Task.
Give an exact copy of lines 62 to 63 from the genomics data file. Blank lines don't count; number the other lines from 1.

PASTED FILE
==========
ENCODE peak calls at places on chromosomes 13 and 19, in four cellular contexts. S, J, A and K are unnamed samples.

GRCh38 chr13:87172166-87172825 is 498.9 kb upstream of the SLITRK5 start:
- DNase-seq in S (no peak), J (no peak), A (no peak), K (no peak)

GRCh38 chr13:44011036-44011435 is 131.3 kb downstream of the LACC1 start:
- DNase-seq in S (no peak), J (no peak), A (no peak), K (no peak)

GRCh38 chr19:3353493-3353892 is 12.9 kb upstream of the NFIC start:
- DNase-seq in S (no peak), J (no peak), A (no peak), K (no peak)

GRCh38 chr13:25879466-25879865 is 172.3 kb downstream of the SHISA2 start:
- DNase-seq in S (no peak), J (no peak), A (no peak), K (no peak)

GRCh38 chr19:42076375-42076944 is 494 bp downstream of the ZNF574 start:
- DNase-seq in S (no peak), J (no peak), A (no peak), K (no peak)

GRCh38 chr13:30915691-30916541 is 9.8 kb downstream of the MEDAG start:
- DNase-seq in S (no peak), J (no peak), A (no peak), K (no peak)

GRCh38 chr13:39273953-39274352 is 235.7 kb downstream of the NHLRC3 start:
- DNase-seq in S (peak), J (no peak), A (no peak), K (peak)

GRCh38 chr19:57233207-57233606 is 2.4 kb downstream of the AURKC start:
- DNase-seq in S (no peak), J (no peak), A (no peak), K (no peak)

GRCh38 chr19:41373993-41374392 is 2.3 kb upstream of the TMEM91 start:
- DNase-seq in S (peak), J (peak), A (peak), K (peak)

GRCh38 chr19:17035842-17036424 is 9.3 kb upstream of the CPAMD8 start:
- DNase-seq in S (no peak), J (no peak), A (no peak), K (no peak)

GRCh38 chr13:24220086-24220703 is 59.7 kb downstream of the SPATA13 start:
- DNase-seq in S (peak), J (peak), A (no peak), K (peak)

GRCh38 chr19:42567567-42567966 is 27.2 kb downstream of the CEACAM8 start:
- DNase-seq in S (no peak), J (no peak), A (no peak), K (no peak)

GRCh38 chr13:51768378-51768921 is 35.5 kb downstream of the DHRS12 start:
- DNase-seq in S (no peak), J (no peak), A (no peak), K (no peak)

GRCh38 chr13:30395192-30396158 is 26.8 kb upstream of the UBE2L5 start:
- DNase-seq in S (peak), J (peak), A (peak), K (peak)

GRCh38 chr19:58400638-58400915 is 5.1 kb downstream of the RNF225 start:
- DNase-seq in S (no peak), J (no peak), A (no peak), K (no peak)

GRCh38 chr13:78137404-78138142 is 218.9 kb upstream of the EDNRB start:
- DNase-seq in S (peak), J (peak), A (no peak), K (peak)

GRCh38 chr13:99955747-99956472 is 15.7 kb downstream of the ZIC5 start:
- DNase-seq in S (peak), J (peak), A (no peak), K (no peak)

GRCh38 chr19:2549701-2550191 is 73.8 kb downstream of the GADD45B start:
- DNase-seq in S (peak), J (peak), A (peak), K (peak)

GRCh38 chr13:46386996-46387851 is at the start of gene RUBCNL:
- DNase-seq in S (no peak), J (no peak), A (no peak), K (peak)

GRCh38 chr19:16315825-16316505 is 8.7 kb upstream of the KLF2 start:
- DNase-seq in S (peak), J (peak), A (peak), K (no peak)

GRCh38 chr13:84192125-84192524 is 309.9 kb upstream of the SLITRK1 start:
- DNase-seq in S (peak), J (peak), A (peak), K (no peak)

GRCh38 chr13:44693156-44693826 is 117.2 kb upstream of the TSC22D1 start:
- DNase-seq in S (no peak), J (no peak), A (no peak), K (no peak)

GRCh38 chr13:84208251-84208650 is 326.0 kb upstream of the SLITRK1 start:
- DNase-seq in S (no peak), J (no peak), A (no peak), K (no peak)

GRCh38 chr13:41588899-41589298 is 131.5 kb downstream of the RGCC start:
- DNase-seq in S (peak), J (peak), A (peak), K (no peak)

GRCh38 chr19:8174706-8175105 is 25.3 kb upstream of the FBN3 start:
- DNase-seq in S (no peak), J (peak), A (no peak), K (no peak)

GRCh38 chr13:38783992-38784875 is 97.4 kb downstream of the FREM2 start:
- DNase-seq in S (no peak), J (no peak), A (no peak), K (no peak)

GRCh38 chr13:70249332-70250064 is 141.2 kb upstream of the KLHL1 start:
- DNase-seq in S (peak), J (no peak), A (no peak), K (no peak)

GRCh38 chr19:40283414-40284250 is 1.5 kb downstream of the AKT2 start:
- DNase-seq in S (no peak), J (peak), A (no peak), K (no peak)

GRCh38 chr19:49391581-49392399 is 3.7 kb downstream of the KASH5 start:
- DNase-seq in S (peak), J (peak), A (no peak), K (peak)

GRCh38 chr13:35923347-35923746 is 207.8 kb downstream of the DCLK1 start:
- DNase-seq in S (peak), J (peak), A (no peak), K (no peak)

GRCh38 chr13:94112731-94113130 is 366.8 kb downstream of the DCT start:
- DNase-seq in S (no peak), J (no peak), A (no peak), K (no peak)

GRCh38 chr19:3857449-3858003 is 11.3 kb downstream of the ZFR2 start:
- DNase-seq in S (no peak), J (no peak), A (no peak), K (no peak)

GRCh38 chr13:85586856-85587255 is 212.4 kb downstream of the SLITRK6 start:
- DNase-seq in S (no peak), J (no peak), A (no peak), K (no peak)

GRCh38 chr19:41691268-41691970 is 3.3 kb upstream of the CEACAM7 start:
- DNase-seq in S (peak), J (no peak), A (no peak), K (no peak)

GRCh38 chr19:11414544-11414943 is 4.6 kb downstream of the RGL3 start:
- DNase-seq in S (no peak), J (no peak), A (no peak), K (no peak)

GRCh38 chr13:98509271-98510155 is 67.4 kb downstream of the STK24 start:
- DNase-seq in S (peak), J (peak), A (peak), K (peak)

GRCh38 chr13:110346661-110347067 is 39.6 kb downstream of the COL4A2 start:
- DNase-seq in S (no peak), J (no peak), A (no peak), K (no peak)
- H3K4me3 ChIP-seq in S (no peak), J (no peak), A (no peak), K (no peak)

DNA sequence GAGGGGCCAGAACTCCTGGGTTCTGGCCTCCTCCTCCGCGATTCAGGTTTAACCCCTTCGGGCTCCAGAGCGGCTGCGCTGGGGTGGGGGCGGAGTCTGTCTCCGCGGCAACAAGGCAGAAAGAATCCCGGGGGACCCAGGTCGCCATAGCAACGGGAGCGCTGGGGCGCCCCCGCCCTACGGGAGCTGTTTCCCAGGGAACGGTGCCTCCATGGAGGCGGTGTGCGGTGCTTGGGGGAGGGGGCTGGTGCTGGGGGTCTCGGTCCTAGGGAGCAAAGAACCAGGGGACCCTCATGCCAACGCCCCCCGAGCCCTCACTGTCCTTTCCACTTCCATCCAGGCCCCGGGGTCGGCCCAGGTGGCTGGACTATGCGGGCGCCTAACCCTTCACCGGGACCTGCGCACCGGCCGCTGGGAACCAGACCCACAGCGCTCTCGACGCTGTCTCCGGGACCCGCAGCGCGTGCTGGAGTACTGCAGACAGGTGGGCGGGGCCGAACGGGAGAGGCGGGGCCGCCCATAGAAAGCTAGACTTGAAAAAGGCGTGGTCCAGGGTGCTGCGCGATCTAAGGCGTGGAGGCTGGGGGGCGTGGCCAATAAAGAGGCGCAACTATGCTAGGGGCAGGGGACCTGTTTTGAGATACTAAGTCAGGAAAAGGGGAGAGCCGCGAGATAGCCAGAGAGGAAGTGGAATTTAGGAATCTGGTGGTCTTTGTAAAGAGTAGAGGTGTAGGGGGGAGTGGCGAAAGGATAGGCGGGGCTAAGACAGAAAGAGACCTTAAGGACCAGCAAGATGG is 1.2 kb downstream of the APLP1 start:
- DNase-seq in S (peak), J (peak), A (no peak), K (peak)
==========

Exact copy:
GRCh38 chr13:94112731-94113130 is 366.8 kb downstream of the DCT start:
- DNase-seq in S (no peak), J (no peak), A (no peak), K (no peak)